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Group buys former Armour meatpacking site in Stockyards

The 16.8-acre site of the historic, former Armour meatpacking plant in Fort Worth’s Stockyards has changed hands, and its new owners aren’t saying anything about their plans. Chesapeake Land Development Co., which bought the site

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Hulen Pointe Shopping Center sold

Hulen Pointe Shopping Center, located in southwest Fort Worth on South Hulen Street one mile south of Hulen Mall, has been purchased by Addison-based Bo Avery with TriMarsh Properties for an undisclosed price.

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Dallas-Fort Worth in top five commercial real estate markets in 2015

According to the Emerging Trends in Real Estate 2015 report, just co-published by PwC US and the Urban Land Institute (ULI), Dallas-Fort Worth ranks No. 5, with two other Texas cities, Houston and Austin ranking at No. 1 and 2 respectively. San Francisco ranks No. 3 and Denver No. 4.

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Social House Fort Worth plans to open mid-November

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Fort Worth temporarily stops issuing new home permits in TCU area

The moratorium will give a committee and the City Council time to review a proposed overlay that will pare the number of permissible unrelated adults living in the same house.

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Legislative Session: Transportation and health care lost out to water and education

 

Martha Deller
Special to the Business Press

When the Texas Legislature opened in January, North Texas business leaders had high hopes that legislators would address several issues they consider critical to the region’s economy – water, transportation and education.
As the regular session ended, however, they conceded that the region and its residents won some battles, lost some and, if they’re lucky, will get a chance to change the outcome in the special session now in progress.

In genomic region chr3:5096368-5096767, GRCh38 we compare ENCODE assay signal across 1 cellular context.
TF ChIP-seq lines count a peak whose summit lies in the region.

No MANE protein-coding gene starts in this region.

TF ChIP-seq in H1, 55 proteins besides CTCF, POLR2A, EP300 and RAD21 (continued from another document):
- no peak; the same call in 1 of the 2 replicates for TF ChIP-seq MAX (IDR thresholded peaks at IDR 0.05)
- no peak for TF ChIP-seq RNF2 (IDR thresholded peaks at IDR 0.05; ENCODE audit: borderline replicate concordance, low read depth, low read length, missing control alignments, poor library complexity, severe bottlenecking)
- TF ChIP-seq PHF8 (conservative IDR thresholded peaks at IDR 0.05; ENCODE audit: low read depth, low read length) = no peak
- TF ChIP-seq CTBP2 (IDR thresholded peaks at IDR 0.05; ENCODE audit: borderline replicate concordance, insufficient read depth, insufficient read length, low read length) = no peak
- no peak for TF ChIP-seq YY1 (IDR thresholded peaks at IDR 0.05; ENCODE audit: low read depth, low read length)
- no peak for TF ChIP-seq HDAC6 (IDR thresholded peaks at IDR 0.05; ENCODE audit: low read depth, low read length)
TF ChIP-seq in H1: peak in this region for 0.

Fort Worth Chamber of Commerce government affairs director Matt Geske said public education and water came out on top of the battle for money from the state’s rainy day fund.
Of $4 billion legislators agreed to take from that fund, about half will help restore $3.4 billion of the $5.4 billion legislators took away from state schools in 2011.
In addition, they set aside $2 billion from the fund to pay for future water needs. If voters approve a constitutional amendment in November, those funds would be transferred to two revolving funds to pay for regional and state projects.
Transportation didn’t fare so well. The department received a fraction of its $4 billion request, which officials suggested obtaining from the rainy day fund and 
increased fees and taxes.
Legislators approved about $1 billion in additional transportation funding, but supporters hope that the issue will be renewed during the special session.
“We feel like the session was pretty good,” Geske said. “There’s always something more that we can work on, but overall, water, education and economic development have done pretty well.
“I think transportation will be one of the bigger topics for 2015. Once the state Supreme Court rules on school funding, the Legislature may have to go back and redo school finance.”
Also losing out during the regular session were a $2.7 billion bond package to fund higher education construction projects, including several in north Texas; and Medicaid expansion in Texas.
Higher education supporters have asked that the bond construction package be considered again in the special session. Area health care officials don’t expect legislators to address Medicaid expansion this year but are pleased they adopted other health care measures.

Transportation
Legislators rejected or failed to act on several suggestions by transportation officials to raise $4 billion in additional revenue – $3 billion for new roads and $1 billion for maintenance they say they need just to keep up with growing use.
Vic Suhm, executive director of the Tarrant Regional Transportation Coalition, said increasing auto registration fees, which have been $30 since 1985, and state gas sales taxes, which have been 15 cents a gallon since 1991, is justified.
But Gov. Rick Perry wanted tax and fee cuts, not increases, and legislators didn’t want to buck him, Suhm said. So transportation lost that potential revenue plus most of its $2 billion request from the rainy day fund, he said.